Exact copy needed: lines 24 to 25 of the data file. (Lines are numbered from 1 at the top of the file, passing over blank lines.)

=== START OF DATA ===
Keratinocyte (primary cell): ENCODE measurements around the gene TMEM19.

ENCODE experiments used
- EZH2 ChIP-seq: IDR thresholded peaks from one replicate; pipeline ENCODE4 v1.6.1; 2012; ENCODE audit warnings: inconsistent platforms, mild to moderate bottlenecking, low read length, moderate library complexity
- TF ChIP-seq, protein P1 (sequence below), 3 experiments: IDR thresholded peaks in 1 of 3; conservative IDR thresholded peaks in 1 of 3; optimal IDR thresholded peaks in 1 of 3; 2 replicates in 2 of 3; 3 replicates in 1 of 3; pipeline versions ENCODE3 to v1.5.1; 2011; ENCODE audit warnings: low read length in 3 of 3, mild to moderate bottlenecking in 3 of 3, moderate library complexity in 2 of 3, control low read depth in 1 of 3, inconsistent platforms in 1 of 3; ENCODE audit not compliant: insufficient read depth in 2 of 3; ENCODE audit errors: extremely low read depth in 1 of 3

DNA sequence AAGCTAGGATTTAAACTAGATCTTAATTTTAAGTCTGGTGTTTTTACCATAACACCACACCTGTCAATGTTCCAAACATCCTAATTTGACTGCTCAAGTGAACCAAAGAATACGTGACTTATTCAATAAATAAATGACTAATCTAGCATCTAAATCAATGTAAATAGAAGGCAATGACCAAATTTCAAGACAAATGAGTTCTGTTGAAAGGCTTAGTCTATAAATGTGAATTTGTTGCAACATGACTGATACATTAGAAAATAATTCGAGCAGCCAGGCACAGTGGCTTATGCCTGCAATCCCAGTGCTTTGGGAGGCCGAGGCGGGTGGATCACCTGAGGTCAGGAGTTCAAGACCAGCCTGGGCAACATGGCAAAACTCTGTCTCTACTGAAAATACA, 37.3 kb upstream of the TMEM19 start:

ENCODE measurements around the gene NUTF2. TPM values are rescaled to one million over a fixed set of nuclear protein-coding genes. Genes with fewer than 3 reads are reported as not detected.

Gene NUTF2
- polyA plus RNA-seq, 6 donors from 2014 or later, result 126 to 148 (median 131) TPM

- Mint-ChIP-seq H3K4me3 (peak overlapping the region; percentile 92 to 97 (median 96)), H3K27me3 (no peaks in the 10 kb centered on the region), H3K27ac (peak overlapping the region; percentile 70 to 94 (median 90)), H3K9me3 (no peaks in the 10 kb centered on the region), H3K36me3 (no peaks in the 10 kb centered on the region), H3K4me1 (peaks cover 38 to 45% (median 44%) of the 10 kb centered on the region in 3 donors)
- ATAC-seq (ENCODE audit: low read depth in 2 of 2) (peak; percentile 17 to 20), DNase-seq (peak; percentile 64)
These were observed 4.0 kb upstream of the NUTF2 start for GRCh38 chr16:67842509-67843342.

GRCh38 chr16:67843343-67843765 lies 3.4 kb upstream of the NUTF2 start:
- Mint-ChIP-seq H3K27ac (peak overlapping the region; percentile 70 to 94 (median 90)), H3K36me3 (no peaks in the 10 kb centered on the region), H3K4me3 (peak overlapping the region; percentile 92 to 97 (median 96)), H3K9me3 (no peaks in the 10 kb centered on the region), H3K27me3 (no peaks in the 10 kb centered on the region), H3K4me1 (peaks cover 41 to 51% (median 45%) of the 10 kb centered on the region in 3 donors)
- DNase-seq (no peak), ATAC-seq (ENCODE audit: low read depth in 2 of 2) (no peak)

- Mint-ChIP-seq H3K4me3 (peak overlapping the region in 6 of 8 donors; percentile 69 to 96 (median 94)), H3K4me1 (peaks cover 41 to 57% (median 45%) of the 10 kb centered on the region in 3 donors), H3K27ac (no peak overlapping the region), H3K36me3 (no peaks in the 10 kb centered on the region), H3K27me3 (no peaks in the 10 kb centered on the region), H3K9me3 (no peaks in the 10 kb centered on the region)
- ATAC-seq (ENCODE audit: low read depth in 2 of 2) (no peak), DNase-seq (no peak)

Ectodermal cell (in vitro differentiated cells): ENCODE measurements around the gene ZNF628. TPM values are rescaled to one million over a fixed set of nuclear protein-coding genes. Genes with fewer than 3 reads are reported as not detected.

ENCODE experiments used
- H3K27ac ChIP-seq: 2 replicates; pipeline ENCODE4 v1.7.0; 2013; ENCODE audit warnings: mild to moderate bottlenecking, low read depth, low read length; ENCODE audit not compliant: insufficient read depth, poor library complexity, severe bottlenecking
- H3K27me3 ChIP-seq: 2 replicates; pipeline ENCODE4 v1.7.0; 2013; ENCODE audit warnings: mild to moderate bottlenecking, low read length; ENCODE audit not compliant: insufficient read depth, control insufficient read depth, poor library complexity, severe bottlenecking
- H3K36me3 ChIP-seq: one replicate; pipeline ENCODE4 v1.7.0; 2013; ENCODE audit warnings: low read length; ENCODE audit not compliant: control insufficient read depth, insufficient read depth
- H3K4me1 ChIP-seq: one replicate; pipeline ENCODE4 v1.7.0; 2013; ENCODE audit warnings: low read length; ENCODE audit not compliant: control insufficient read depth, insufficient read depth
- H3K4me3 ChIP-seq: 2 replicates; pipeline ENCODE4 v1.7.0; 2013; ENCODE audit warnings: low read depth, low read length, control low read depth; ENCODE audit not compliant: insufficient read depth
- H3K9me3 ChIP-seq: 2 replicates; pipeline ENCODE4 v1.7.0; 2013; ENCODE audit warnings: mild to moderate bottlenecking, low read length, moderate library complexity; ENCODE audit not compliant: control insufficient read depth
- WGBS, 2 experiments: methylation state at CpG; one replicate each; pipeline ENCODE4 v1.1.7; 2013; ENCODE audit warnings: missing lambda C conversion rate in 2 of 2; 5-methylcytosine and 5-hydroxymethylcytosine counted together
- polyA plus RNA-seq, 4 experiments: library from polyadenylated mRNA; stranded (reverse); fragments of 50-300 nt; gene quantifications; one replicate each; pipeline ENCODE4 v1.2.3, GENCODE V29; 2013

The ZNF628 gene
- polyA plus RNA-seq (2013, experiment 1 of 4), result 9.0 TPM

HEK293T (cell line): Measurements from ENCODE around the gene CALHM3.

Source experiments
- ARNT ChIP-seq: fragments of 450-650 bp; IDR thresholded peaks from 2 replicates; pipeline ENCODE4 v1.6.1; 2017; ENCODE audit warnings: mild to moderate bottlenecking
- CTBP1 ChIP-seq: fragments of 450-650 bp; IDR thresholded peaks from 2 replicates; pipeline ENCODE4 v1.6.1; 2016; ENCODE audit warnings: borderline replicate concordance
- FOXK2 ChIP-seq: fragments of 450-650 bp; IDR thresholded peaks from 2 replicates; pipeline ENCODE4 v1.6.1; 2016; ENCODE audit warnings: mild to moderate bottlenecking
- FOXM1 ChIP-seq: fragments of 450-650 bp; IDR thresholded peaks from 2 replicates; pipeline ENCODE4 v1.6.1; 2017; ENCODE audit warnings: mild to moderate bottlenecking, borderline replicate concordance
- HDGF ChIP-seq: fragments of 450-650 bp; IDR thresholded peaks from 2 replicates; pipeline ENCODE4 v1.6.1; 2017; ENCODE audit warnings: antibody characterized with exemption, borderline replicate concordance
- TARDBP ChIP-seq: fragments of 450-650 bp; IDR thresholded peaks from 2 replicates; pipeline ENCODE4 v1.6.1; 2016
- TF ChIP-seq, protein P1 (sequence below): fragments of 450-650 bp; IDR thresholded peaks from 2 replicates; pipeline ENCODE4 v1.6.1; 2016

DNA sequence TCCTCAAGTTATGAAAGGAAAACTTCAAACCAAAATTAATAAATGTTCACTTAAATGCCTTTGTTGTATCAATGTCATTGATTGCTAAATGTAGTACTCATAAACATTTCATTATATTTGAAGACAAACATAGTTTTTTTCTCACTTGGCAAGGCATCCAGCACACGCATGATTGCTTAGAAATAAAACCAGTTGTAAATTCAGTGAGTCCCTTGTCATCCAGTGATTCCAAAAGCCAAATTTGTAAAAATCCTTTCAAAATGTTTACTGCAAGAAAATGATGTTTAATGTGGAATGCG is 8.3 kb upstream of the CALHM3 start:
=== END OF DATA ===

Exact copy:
- H3K9me3 ChIP-seq: 2 replicates; pipeline ENCODE4 v1.7.0; 2013; ENCODE audit warnings: mild to moderate bottlenecking, low read length, moderate library complexity; ENCODE audit not compliant: control insufficient read depth
- WGBS, 2 experiments: methylation state at CpG; one replicate each; pipeline ENCODE4 v1.1.7; 2013; ENCODE audit warnings: missing lambda C conversion rate in 2 of 2; 5-methylcytosine and 5-hydroxymethylcytosine counted together